"Where do they want us to go?" People Experiencing Homelessness React to Looming October 13 Eviction
As Wheeling prepares to evict some 30 individuals from a campsite the city previously told people to go, four people affected speak out against the eviction, potential ban on urban camping.
To listen to an audio version of this article, click here.
Dozens of residents at a campsite in East Wheeling have been grappling with an eviction notice since it was posted on September 29. Ordered by city manager Robert Herron, and delivered by homeless liaison Melissa Adams, alongside four Wheeling Police Department officers, the eviction is due to take effect on October 13, at 1:00 p.m.
The eviction covers camps on a hillside in East Wheeling, sitting above the Nelson Jordan Center on Charles Street, and below Grandview Street. The site is home to an estimated thirty people who stay in tents and tarped-off areas.
Residents will have to relocate themselves and their belongings by 3:00 p.m., at which time it is anticipated that charges may be filed and/or belongings discarded.
No alternative location was given to individuals affected by the eviction.
In recent years, as city officials have closed smaller camps along creeks, trails, and under highways or bridges, those affected have been encouraged to relocate to the hillside camp in East Wheeling.
Over the summer, Melissa Adams updated service providers at her monthly homeless liaison meeting about recent West Virginia DEP clean-up efforts, and talked about turning the space into a managed camp. It seemed as though residents of the hillside would be safe from displacement.
That all changed when the eviction notice was served in late September.
Complicating the situation is an urban camping ban, passed by the city of Parkersburg and endorsed by the city manager of Wheeling, as well as Wheeling city councilors Jerry Sklavounakis, Ward 4, and Ben Seidler, Ward 2.
On September 26, the Parkersburg city council approved an ordinance banning urban camping in the city by a vote of 7-1. Individuals in violation of the ban, who are most-likely experiencing homelessness, substance-abuse disorders, mental health issues, or poverty in general, may be fined no less than $100, and no more than $500.
This comes as temperatures have plummeted in the Ohio Valley, with night time lows already dipping into the upper-30s..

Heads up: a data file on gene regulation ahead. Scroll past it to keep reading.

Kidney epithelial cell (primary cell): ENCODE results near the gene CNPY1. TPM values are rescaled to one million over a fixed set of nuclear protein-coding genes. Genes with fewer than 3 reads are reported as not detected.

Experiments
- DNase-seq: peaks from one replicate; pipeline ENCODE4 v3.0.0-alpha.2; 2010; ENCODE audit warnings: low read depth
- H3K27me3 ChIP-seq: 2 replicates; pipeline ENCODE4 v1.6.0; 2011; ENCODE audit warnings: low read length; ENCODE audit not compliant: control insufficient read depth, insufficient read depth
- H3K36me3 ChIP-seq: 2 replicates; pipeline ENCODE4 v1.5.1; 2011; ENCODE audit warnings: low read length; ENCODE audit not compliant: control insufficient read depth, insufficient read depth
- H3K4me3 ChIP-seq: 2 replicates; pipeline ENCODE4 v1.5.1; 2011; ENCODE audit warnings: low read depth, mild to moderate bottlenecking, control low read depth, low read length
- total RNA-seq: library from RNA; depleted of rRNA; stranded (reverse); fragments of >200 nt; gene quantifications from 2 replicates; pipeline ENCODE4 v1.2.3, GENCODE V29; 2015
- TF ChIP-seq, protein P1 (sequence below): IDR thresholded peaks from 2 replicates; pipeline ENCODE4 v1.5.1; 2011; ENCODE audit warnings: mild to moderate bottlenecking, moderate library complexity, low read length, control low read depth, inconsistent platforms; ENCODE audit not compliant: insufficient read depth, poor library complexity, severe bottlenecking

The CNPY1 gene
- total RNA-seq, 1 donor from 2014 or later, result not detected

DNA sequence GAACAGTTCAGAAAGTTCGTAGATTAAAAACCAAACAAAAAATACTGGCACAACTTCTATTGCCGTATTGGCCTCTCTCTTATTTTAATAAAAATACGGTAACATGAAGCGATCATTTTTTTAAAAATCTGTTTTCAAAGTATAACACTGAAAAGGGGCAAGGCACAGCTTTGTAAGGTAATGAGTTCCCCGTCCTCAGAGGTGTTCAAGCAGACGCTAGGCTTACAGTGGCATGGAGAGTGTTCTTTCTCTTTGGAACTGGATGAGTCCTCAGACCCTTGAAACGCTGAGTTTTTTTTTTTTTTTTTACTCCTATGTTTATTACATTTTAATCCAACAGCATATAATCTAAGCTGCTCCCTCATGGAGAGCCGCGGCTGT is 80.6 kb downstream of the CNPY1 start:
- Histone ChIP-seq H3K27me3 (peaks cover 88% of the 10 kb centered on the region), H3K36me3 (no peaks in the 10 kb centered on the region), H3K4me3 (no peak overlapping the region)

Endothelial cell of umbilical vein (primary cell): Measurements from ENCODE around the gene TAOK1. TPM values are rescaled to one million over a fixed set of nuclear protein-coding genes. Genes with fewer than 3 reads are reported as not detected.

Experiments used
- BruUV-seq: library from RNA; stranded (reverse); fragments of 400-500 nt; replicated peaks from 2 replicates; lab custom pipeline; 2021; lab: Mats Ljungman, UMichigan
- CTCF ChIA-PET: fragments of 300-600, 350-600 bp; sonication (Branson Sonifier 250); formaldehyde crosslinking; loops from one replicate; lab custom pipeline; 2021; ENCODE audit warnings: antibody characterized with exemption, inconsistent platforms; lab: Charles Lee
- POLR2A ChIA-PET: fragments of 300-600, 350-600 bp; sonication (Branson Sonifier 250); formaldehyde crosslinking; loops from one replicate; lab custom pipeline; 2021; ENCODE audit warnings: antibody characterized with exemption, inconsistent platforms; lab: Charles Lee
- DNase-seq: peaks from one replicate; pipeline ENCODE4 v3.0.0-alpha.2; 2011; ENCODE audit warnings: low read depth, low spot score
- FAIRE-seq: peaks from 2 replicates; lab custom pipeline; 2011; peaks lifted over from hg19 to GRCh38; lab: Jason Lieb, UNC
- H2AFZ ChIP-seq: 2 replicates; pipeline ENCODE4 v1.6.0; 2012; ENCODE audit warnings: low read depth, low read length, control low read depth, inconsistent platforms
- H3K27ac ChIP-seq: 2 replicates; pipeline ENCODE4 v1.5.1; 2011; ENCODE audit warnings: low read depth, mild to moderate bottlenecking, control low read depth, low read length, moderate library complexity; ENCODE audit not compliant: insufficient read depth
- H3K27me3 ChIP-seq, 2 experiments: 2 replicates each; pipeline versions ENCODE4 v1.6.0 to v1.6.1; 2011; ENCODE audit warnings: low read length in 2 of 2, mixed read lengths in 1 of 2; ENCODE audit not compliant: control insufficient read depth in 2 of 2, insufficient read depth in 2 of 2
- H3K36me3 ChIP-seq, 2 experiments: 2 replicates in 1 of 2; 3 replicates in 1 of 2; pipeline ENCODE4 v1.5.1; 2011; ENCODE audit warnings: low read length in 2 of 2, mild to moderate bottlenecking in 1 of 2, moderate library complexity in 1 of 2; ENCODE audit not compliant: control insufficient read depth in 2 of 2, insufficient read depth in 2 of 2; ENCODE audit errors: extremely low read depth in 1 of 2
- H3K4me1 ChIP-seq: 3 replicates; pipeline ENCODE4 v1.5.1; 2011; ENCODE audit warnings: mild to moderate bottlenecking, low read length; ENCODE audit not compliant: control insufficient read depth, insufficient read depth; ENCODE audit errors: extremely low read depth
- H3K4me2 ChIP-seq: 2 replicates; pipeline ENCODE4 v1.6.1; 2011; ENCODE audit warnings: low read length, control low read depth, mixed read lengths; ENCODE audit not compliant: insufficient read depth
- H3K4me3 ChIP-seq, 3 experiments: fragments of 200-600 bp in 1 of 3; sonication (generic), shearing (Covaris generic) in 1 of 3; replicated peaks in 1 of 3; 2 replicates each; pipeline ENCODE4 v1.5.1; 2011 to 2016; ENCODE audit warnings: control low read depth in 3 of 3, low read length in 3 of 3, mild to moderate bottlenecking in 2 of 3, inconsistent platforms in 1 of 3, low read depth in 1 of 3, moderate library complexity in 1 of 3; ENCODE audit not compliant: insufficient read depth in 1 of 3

On September 30, a local Wheeling paper, The Intelligencer, posted a story with quotes from city manager Herron where he said he anticipated a Parkersburg-style urban camping ban to be discussed at the Wheeling city council.
Ordinances similar to the Parkersburg urban camping ban have been adopted by cities across the West Coast, like Denver, CO, Boise, ID, and Phoenix, AZ. In the case of Denver’s ban, a judge struck it down as unconstitutional. As for Boise and Phoenix, judge’s in the respective cases, including the Supreme Court of the United States, have denied hearing the case.
A new suit, joined by several major metro-areas in the West, has been sent to the SCOTUS, but justices have yet to decide whether they will hear the case.
The two issues–a looming October 13 eviction of the East Wheeling camp and a potential urban camping ban–sent concerned citizens, service providers, and advocates, to Wheeling’s October 3 city council meeting to object to both.
This was the first time the eviction was discussed in public, brought to the community’s attention by the public, not city officials. At the time of publication no city official, elected or appointed, has spoken in defense of the eviction.
Mayor Glenn Elliott told residents that the eviction was not a council decision, and no urban camping ban had been announced. Elliott did say discussions may take place regarding a camping ban.
A proposal may come as soon as October 17, when Wheeling’s city council next convenes. If this occurs, a vote for adoption of the ordinance may take place on November 7.
With the two issues coalescing, people experiencing homelessness are being thrown further into chaos as they unpack the immediate need to relocate amidst a possible ban on their ability to sleep, camp, or store belongings, on city property.
Kate Marshall, the Facilitator of the House of Hagar, an organization providing support to people experiencing homelessness, substance use disorders, mental health issues, and poverty issues, spoke with this reporter.